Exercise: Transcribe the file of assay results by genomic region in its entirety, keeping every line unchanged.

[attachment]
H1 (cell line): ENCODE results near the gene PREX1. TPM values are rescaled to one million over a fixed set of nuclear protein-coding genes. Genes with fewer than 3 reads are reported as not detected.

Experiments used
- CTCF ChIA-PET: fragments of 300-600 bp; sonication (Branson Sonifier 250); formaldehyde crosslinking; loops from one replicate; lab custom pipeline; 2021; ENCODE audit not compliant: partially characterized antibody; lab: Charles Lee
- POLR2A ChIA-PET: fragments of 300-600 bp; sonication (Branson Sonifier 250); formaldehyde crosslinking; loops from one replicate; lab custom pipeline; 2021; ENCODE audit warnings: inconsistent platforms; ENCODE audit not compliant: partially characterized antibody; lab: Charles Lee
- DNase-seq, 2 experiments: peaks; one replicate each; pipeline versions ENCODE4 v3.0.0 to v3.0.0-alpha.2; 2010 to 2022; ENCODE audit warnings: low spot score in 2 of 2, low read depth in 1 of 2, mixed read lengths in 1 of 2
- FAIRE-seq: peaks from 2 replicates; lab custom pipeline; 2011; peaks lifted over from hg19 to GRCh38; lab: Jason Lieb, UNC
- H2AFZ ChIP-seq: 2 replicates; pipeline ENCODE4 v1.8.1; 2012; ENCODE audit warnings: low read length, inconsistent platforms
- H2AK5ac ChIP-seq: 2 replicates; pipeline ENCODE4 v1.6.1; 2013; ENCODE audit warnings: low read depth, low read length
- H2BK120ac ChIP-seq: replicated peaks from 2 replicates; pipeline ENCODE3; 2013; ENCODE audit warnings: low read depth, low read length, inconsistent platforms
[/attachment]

H1 (cell line): ENCODE results near the gene PREX1. TPM values are rescaled to one million over a fixed set of nuclear protein-coding genes. Genes with fewer than 3 reads are reported as not detected.

Experiments used
- CTCF ChIA-PET: fragments of 300-600 bp; sonication (Branson Sonifier 250); formaldehyde crosslinking; loops from one replicate; lab custom pipeline; 2021; ENCODE audit not compliant: partially characterized antibody; lab: Charles Lee
- POLR2A ChIA-PET: fragments of 300-600 bp; sonication (Branson Sonifier 250); formaldehyde crosslinking; loops from one replicate; lab custom pipeline; 2021; ENCODE audit warnings: inconsistent platforms; ENCODE audit not compliant: partially characterized antibody; lab: Charles Lee
- DNase-seq, 2 experiments: peaks; one replicate each; pipeline versions ENCODE4 v3.0.0 to v3.0.0-alpha.2; 2010 to 2022; ENCODE audit warnings: low spot score in 2 of 2, low read depth in 1 of 2, mixed read lengths in 1 of 2
- FAIRE-seq: peaks from 2 replicates; lab custom pipeline; 2011; peaks lifted over from hg19 to GRCh38; lab: Jason Lieb, UNC
- H2AFZ ChIP-seq: 2 replicates; pipeline ENCODE4 v1.8.1; 2012; ENCODE audit warnings: low read length, inconsistent platforms
- H2AK5ac ChIP-seq: 2 replicates; pipeline ENCODE4 v1.6.1; 2013; ENCODE audit warnings: low read depth, low read length
- H2BK120ac ChIP-seq: replicated peaks from 2 replicates; pipeline ENCODE3; 2013; ENCODE audit warnings: low read depth, low read length, inconsistent platforms